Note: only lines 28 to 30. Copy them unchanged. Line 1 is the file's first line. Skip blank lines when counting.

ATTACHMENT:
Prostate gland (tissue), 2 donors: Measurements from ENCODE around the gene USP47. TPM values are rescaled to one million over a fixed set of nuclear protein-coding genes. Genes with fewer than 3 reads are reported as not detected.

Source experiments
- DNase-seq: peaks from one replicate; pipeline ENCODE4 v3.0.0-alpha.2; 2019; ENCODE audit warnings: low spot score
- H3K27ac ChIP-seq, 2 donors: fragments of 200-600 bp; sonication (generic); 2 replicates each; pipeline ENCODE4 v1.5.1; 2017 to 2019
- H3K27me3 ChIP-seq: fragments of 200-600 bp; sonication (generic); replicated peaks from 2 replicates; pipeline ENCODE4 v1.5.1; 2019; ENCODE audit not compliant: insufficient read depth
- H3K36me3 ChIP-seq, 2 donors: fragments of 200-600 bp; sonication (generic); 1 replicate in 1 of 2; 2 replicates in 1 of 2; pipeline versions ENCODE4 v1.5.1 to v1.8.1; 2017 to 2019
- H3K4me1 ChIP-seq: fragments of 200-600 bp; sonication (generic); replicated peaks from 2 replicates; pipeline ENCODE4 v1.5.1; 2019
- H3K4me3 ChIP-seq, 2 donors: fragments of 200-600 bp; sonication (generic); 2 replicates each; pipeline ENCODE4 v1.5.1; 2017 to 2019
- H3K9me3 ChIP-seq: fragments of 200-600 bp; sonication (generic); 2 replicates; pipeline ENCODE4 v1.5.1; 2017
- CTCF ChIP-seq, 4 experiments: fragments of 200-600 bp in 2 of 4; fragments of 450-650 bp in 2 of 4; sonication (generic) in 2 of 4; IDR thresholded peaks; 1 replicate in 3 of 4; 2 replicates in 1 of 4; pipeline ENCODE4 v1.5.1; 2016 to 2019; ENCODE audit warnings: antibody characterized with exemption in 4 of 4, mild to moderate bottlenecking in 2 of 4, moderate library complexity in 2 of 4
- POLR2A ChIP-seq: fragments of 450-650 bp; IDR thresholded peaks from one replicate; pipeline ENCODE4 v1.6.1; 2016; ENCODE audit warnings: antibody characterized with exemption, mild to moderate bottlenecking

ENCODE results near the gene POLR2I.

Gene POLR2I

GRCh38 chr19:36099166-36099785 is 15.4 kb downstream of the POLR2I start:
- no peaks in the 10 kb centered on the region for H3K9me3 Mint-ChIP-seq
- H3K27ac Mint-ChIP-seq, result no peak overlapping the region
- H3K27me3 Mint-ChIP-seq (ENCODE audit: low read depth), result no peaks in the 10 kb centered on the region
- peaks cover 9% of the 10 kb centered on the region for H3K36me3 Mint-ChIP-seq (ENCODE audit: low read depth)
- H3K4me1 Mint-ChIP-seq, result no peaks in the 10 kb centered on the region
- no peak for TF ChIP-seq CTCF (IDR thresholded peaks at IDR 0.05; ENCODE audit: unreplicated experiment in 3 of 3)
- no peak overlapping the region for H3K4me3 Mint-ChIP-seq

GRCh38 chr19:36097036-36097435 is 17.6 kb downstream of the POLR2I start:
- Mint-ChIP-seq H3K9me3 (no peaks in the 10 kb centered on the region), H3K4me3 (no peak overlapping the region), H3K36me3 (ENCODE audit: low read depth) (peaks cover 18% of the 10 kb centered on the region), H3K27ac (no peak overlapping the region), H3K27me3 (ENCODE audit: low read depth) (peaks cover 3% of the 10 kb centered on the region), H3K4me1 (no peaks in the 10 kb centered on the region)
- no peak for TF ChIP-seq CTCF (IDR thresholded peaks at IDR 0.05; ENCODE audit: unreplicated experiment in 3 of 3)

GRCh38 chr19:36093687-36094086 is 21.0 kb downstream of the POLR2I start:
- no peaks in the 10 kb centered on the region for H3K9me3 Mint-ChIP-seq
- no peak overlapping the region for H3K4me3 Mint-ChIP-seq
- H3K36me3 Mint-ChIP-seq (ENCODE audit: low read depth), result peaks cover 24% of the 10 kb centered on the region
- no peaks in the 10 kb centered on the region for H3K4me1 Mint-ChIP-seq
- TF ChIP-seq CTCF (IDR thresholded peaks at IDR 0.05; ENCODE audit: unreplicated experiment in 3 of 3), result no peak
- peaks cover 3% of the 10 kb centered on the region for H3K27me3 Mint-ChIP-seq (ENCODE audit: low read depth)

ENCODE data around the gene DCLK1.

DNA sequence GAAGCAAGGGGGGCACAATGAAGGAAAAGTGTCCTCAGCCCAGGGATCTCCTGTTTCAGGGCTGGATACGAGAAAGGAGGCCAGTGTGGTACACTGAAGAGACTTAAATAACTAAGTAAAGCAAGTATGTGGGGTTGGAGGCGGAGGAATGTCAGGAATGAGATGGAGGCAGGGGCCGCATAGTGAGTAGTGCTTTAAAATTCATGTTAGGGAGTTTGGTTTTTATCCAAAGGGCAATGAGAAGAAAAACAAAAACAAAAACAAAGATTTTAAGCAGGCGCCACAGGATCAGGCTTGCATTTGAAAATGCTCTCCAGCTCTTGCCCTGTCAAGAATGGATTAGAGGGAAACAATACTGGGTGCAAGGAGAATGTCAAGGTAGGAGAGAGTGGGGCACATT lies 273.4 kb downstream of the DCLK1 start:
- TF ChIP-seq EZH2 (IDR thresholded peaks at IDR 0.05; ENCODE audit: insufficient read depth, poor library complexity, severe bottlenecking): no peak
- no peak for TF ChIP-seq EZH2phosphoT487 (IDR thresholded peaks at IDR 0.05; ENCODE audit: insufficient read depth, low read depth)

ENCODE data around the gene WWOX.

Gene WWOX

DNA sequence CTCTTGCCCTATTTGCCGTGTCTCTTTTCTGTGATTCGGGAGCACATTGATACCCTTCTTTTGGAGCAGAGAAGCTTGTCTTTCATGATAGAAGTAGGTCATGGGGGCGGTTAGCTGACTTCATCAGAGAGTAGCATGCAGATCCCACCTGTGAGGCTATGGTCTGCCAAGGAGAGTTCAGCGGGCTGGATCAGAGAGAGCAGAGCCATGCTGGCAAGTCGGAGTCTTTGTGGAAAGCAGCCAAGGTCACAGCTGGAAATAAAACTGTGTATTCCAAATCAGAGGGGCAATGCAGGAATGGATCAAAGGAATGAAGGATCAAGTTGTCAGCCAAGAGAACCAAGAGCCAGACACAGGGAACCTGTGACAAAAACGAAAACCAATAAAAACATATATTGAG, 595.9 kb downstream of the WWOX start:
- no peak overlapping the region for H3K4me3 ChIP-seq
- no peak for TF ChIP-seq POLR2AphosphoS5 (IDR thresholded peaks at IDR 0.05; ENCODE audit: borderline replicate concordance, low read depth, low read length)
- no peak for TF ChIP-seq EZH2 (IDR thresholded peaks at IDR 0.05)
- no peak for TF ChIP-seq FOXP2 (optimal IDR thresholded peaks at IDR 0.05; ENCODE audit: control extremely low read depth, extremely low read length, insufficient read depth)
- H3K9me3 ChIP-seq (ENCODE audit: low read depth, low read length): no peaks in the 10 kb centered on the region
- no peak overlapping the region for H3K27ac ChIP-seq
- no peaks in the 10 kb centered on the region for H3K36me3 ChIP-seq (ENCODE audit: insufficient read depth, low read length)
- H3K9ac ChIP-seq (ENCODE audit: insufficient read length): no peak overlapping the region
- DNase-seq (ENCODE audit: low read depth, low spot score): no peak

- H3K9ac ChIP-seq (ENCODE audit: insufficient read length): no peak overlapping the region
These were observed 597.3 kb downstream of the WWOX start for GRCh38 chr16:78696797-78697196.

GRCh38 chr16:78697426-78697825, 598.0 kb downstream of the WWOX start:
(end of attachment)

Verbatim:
- H3K36me3 Mint-ChIP-seq (ENCODE audit: low read depth), result peaks cover 24% of the 10 kb centered on the region
- no peaks in the 10 kb centered on the region for H3K4me1 Mint-ChIP-seq
- TF ChIP-seq CTCF (IDR thresholded peaks at IDR 0.05; ENCODE audit: unreplicated experiment in 3 of 3), result no peak